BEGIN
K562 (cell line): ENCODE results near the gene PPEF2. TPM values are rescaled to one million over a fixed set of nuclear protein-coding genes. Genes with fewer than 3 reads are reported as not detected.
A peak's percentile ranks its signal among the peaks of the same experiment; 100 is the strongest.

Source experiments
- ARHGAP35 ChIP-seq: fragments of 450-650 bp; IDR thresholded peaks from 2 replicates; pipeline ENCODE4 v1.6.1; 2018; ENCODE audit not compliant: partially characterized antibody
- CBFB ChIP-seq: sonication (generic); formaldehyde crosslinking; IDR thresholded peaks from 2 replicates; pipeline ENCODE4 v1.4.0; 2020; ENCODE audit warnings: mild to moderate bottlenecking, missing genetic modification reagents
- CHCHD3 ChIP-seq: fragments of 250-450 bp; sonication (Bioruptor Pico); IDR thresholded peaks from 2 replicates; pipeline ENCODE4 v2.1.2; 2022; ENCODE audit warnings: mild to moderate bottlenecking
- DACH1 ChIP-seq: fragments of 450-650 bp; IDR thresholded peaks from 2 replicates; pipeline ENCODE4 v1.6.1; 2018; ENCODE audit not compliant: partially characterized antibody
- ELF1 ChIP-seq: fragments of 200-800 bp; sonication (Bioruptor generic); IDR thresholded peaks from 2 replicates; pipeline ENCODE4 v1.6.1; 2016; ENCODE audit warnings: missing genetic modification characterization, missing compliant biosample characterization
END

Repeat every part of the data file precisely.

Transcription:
K562 (cell line): ENCODE results near the gene PPEF2. TPM values are rescaled to one million over a fixed set of nuclear protein-coding genes. Genes with fewer than 3 reads are reported as not detected.
A peak's percentile ranks its signal among the peaks of the same experiment; 100 is the strongest.

Source experiments
- ARHGAP35 ChIP-seq: fragments of 450-650 bp; IDR thresholded peaks from 2 replicates; pipeline ENCODE4 v1.6.1; 2018; ENCODE audit not compliant: partially characterized antibody
- CBFB ChIP-seq: sonication (generic); formaldehyde crosslinking; IDR thresholded peaks from 2 replicates; pipeline ENCODE4 v1.4.0; 2020; ENCODE audit warnings: mild to moderate bottlenecking, missing genetic modification reagents
- CHCHD3 ChIP-seq: fragments of 250-450 bp; sonication (Bioruptor Pico); IDR thresholded peaks from 2 replicates; pipeline ENCODE4 v2.1.2; 2022; ENCODE audit warnings: mild to moderate bottlenecking
- DACH1 ChIP-seq: fragments of 450-650 bp; IDR thresholded peaks from 2 replicates; pipeline ENCODE4 v1.6.1; 2018; ENCODE audit not compliant: partially characterized antibody
- ELF1 ChIP-seq: fragments of 200-800 bp; sonication (Bioruptor generic); IDR thresholded peaks from 2 replicates; pipeline ENCODE4 v1.6.1; 2016; ENCODE audit warnings: missing genetic modification characterization, missing compliant biosample characterization